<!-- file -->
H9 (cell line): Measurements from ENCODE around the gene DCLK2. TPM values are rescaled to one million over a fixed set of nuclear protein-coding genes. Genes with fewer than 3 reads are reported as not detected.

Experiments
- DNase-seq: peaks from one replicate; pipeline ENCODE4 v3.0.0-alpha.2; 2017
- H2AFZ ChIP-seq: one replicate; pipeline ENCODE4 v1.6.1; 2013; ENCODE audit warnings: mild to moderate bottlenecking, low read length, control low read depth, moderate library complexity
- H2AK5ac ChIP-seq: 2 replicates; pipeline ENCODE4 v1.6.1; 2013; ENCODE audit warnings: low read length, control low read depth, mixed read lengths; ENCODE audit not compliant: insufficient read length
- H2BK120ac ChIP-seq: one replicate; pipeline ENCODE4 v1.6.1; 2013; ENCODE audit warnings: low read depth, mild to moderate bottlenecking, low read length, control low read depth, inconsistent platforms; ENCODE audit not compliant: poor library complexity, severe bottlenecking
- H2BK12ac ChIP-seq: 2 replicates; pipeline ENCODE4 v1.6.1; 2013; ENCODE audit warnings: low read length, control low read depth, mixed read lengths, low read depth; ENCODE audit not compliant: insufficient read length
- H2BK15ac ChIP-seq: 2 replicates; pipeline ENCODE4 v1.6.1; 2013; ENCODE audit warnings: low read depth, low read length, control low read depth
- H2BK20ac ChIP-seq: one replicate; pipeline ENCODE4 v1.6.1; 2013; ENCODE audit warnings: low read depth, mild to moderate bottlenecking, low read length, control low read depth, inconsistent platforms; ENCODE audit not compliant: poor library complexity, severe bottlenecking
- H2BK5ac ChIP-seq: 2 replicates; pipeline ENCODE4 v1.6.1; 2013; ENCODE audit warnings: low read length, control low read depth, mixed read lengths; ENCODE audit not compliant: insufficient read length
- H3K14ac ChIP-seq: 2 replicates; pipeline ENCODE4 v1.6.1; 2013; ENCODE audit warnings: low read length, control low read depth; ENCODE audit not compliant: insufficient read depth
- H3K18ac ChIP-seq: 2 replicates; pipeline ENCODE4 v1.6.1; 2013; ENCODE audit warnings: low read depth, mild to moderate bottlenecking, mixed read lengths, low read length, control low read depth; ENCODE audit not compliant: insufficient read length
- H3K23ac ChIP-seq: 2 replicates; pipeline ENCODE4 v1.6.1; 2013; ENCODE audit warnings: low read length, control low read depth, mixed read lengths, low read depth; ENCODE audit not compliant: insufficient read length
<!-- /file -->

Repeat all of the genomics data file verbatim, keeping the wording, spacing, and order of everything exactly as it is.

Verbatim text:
H9 (cell line): Measurements from ENCODE around the gene DCLK2. TPM values are rescaled to one million over a fixed set of nuclear protein-coding genes. Genes with fewer than 3 reads are reported as not detected.

Experiments
- DNase-seq: peaks from one replicate; pipeline ENCODE4 v3.0.0-alpha.2; 2017
- H2AFZ ChIP-seq: one replicate; pipeline ENCODE4 v1.6.1; 2013; ENCODE audit warnings: mild to moderate bottlenecking, low read length, control low read depth, moderate library complexity
- H2AK5ac ChIP-seq: 2 replicates; pipeline ENCODE4 v1.6.1; 2013; ENCODE audit warnings: low read length, control low read depth, mixed read lengths; ENCODE audit not compliant: insufficient read length
- H2BK120ac ChIP-seq: one replicate; pipeline ENCODE4 v1.6.1; 2013; ENCODE audit warnings: low read depth, mild to moderate bottlenecking, low read length, control low read depth, inconsistent platforms; ENCODE audit not compliant: poor library complexity, severe bottlenecking
- H2BK12ac ChIP-seq: 2 replicates; pipeline ENCODE4 v1.6.1; 2013; ENCODE audit warnings: low read length, control low read depth, mixed read lengths, low read depth; ENCODE audit not compliant: insufficient read length
- H2BK15ac ChIP-seq: 2 replicates; pipeline ENCODE4 v1.6.1; 2013; ENCODE audit warnings: low read depth, low read length, control low read depth
- H2BK20ac ChIP-seq: one replicate; pipeline ENCODE4 v1.6.1; 2013; ENCODE audit warnings: low read depth, mild to moderate bottlenecking, low read length, control low read depth, inconsistent platforms; ENCODE audit not compliant: poor library complexity, severe bottlenecking
- H2BK5ac ChIP-seq: 2 replicates; pipeline ENCODE4 v1.6.1; 2013; ENCODE audit warnings: low read length, control low read depth, mixed read lengths; ENCODE audit not compliant: insufficient read length
- H3K14ac ChIP-seq: 2 replicates; pipeline ENCODE4 v1.6.1; 2013; ENCODE audit warnings: low read length, control low read depth; ENCODE audit not compliant: insufficient read depth
- H3K18ac ChIP-seq: 2 replicates; pipeline ENCODE4 v1.6.1; 2013; ENCODE audit warnings: low read depth, mild to moderate bottlenecking, mixed read lengths, low read length, control low read depth; ENCODE audit not compliant: insufficient read length
- H3K23ac ChIP-seq: 2 replicates; pipeline ENCODE4 v1.6.1; 2013; ENCODE audit warnings: low read length, control low read depth, mixed read lengths, low read depth; ENCODE audit not compliant: insufficient read length